In this paper, we discussed the importance of Time-Frequency (T-F) localization and its contribution to improving spatial and frequency resolution. T-F localization in telecommunication systems was demonstrated and its alternative definition in the BOTDR system was introduced. With the new definition of Time-Frequency localization in BOTDR, the Time-Domain Effective-Pulse Width (TEW) and Frequency-Domain Effective-Pulse Linewidth (FEL) were introduced as important parameters for resolution optimization. The conventional relationship of pulse width and spatial resolution is challenged with advanced architecture and signal processing method. Instead, TEW and FEL are more suitable to become a bridge between spatial resolution and frequency resolution and to describe the performance of a BOTDR system. Furthermore, rather merely one domain is considered in most of the papers, which is not suitable for real cases; the T-F localization method considers two domains simultaneously. Two parameters and are defined to quantify the effect of TEW and FEL in BOTDR systems, which should be optimized to enhance the SNR and spatial and frequency resolution during system development. Commonly used input pulses, such as Lorentzian, rectangular, Gaussian, and triangular shape, were simulated and experimentally demonstrated in STFT-BOTDR to compare the Signal to Noise Ratio (SNR), the T-F localization, and the system resolution. The result indicates that the rectangular pulse should be selected when spatial resolution is crucial for the application and the Lorentzian shape should be chosen for the application requiring high frequency resolution. In practical usage, the two pulses could be combined in separate measurements to obtain a strain profile with optimized spatial and frequency resolution. Gaussian shape pulse has more balanced resolution in the time- and frequency-domains, which is suitable for general applications. The T-F localization is proved to be a powerful tool in the system design and development process to compare and implement the pulse shape, algorithm, and the selection and optimization of power, averaging number and relevant settings.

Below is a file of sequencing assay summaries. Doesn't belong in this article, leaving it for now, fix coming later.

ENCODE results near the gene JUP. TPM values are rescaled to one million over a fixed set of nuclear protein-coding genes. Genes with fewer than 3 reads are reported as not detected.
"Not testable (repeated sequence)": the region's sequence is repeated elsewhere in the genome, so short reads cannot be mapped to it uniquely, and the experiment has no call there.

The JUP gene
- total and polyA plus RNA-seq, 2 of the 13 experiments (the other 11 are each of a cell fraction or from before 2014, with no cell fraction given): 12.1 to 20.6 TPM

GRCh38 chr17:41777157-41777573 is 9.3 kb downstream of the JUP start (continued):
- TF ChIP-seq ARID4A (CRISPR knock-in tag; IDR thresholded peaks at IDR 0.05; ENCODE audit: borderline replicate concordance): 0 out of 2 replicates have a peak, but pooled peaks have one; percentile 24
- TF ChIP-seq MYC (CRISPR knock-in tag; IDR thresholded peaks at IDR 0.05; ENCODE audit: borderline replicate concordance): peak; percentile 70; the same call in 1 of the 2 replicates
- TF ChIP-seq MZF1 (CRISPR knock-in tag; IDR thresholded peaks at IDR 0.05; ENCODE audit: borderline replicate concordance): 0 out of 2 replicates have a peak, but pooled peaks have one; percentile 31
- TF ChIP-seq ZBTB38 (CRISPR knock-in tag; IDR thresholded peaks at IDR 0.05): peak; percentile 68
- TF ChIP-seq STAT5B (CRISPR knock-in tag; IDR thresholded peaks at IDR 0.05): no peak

Following EPSRC policy on research data, the additional data will be accessible at

Conflict of Interests

The authors declare that there is no conflict of interests regarding the publication of this paper.


Linqing Luo and Bo Li are supported by the China Scholarship Council and Cambridge Commonwealth, European and International Trust. EPSRC EP/K000314/1 Grant is acknowledged.